City greening has become an influential idea in recent years. But what can it look like in Melbourne? How can we green our built-up CBD and its unique spaces?
A focus group set up by the Committee for Melbourne (CfM) is pushing for the greening of tram stop roofs to make new homes for bees.
Dr Clare McCausland is a member of the “MelBees” focus group – a project aiming to install green roofs on tram stops to assist the regeneration of the stingless honey-generating bee population in Melbourne.
“When we first got together to form the group, we had about 24 ideas floating around and one of my colleagues in the group pitched the idea of the green roofs – he said it would be a ‘bee superhighway’ along the city,” Dr McCausland said.
“Imagine the entire transport network with the greenery and the native plants to bring the bees back into the city and help restore that part of the ecosystem.”
“We knew it had been done successful- ly before and we really wanted to give it a Melbourne identity, which is why we’re looking at tram stops.”
Dr McCausland said the idea was based off a project that was successfully completed in the Netherlands.
The city of Utrecht in the Netherlands com- pleted wide-scale installation of green roofs on its bus stops last year. The initiative was taken to help cool the city and promote biodiversity, including bees and other insects.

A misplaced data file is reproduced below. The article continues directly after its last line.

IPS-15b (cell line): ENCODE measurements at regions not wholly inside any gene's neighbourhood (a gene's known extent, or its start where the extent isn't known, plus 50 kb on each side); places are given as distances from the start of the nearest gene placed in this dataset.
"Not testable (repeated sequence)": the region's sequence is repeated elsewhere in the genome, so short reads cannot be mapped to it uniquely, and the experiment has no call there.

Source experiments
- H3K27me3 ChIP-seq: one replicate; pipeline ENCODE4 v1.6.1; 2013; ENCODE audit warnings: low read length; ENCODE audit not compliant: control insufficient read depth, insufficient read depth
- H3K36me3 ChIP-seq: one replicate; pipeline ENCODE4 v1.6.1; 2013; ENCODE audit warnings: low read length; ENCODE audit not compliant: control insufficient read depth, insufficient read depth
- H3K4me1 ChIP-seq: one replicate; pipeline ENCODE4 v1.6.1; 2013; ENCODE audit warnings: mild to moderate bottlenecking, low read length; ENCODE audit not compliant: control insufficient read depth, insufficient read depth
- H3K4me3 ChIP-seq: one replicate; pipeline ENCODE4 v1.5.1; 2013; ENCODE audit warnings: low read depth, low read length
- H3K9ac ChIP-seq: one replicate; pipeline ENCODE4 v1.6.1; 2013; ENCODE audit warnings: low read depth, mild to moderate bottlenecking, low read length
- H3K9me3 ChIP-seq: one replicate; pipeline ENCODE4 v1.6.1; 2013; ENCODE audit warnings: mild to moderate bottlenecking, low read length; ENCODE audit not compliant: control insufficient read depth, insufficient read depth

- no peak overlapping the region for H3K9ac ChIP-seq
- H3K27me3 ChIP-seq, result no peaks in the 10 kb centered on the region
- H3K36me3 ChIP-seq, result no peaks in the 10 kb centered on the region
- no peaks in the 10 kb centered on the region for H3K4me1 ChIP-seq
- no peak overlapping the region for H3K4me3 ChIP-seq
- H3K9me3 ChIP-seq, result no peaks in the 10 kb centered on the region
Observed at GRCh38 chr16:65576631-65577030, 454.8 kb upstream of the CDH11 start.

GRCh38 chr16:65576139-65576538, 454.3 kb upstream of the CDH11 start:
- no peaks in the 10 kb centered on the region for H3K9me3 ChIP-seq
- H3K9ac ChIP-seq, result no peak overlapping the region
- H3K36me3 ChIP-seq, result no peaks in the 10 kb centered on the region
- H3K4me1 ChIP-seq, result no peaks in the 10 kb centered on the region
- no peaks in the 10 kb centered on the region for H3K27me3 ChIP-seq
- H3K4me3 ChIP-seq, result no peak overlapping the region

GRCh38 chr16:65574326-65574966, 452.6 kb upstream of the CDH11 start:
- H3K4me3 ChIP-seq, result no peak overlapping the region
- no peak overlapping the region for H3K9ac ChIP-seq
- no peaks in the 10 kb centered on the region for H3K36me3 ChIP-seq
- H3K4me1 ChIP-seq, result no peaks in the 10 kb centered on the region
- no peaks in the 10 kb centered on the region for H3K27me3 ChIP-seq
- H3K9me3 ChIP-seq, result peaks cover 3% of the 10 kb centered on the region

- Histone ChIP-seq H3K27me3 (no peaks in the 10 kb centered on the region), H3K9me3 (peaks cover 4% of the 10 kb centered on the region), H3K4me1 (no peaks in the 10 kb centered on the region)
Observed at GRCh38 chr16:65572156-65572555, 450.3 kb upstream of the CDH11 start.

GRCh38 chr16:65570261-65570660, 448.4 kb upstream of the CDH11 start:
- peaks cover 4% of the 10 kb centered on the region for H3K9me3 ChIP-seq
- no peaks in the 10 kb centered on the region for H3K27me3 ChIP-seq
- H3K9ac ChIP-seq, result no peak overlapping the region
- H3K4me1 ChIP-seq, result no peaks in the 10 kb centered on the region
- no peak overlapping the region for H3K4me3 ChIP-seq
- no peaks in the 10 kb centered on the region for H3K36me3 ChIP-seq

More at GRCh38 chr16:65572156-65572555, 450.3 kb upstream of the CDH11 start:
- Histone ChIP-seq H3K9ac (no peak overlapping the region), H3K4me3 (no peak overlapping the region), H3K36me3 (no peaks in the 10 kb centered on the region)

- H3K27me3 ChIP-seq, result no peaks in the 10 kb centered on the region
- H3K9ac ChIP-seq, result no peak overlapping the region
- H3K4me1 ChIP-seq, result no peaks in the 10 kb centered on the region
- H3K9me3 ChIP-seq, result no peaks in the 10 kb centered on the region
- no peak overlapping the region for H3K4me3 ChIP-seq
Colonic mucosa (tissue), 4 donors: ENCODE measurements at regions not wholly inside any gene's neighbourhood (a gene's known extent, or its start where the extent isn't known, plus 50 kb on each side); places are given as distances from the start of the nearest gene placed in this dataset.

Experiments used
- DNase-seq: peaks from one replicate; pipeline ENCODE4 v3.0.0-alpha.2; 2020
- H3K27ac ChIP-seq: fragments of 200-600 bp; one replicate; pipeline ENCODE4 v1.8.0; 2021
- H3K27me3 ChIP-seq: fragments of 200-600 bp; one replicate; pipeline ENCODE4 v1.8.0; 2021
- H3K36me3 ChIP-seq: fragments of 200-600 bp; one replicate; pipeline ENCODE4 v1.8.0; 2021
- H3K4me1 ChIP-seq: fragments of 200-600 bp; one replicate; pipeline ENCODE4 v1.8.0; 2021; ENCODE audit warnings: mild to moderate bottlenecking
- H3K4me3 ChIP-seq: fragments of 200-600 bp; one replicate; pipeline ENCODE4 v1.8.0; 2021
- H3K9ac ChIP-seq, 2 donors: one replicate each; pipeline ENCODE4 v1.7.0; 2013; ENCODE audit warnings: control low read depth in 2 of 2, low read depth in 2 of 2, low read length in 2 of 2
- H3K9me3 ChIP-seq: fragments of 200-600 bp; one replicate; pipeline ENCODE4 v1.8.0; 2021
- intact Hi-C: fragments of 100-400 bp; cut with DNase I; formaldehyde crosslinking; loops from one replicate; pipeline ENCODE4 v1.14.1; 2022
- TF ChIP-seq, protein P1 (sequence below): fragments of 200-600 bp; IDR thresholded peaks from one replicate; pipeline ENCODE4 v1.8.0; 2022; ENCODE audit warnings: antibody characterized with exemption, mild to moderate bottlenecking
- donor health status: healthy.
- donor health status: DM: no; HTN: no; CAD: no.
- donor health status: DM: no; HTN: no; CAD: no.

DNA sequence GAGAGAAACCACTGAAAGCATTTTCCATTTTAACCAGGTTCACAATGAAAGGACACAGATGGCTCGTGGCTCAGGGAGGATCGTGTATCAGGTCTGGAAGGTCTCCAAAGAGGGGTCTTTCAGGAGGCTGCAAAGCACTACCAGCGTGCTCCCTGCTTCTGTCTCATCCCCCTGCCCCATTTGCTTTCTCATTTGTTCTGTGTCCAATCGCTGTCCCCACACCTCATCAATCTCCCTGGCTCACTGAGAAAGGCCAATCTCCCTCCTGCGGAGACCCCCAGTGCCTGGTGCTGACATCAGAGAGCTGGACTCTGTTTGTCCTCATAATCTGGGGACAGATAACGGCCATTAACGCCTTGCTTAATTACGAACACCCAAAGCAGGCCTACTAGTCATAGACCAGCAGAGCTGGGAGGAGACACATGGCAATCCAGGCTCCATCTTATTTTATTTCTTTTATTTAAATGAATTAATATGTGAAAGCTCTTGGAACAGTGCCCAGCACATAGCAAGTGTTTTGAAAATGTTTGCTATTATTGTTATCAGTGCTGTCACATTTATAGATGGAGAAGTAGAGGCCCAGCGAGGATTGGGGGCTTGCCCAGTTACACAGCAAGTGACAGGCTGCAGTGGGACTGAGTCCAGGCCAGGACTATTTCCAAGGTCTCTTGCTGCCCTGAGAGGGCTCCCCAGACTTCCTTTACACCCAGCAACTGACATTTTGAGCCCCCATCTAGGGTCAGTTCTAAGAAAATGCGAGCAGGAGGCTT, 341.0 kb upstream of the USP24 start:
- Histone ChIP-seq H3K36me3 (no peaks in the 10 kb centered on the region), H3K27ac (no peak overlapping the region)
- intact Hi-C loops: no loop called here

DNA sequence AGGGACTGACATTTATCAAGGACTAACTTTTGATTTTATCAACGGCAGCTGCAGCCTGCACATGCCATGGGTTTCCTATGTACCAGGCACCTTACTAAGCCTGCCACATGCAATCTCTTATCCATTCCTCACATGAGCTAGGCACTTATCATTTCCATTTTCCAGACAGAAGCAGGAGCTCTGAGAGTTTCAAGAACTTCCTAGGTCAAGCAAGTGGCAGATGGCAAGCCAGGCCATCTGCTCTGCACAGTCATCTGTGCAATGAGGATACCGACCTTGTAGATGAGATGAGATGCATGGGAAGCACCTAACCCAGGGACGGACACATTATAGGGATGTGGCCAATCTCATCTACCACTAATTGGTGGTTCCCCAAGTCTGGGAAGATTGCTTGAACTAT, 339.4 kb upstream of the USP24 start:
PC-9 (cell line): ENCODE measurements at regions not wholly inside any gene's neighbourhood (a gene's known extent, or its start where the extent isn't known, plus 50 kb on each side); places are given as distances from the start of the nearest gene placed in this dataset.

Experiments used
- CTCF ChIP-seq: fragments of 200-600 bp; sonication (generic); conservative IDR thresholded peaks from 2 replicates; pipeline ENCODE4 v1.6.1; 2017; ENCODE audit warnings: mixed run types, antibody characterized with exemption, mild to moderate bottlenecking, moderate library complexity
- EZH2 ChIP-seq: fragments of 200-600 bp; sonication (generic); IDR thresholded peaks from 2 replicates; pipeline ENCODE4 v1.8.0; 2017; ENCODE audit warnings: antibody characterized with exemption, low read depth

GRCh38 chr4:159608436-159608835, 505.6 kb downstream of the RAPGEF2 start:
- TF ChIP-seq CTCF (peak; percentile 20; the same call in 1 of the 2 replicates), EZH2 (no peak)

Colony collapse disorder and varroa mite have affected bees in every continent except Australia. The havoc wreaked on bee populations, and by extension the ecosystem, has been severe.
But Dr McCausland said our cities still posed problems for bees, and Australian populations were vulnerable to the same threats as bees elsewhere through the overuse of pesticides, habitat loss and climate change.
“Australia has over 1600 species of bees and eleven species of stingless native bees,” Dr McCausland said.
“We know that the bees are dying, we know that populations are collapsing, and urbanisation plays a significant role in that. There’s a lot of concrete in any CBD and that’s just not appealing, so getting the plants in is a real priority,” she said.
“In addition to attracting the bees they have other benefits. For example, they help to filter the water – storm water that moves too quickly isn’t cleaned by vegetation.”
“And all greenery in the city reduces that heat island effect that we get in built-up areas.”
The MelBees project is in the process of final- ising designs and aims to wrap up in the middle of June. In May 2021, during which World Bee Day is scheduled, the project aims to launch a demonstration shelter.
“I think it would set us apart,” Dr McCausland said.
“It would really highlight to people outside of the city what a progressive, liberal, sustainable city we are. It would be a nicer city, trans- port shelters would be nicer to look at, people would have a stronger understanding of the value of insects to the ecosystem and of what the Melbourne ecosystem looks like.”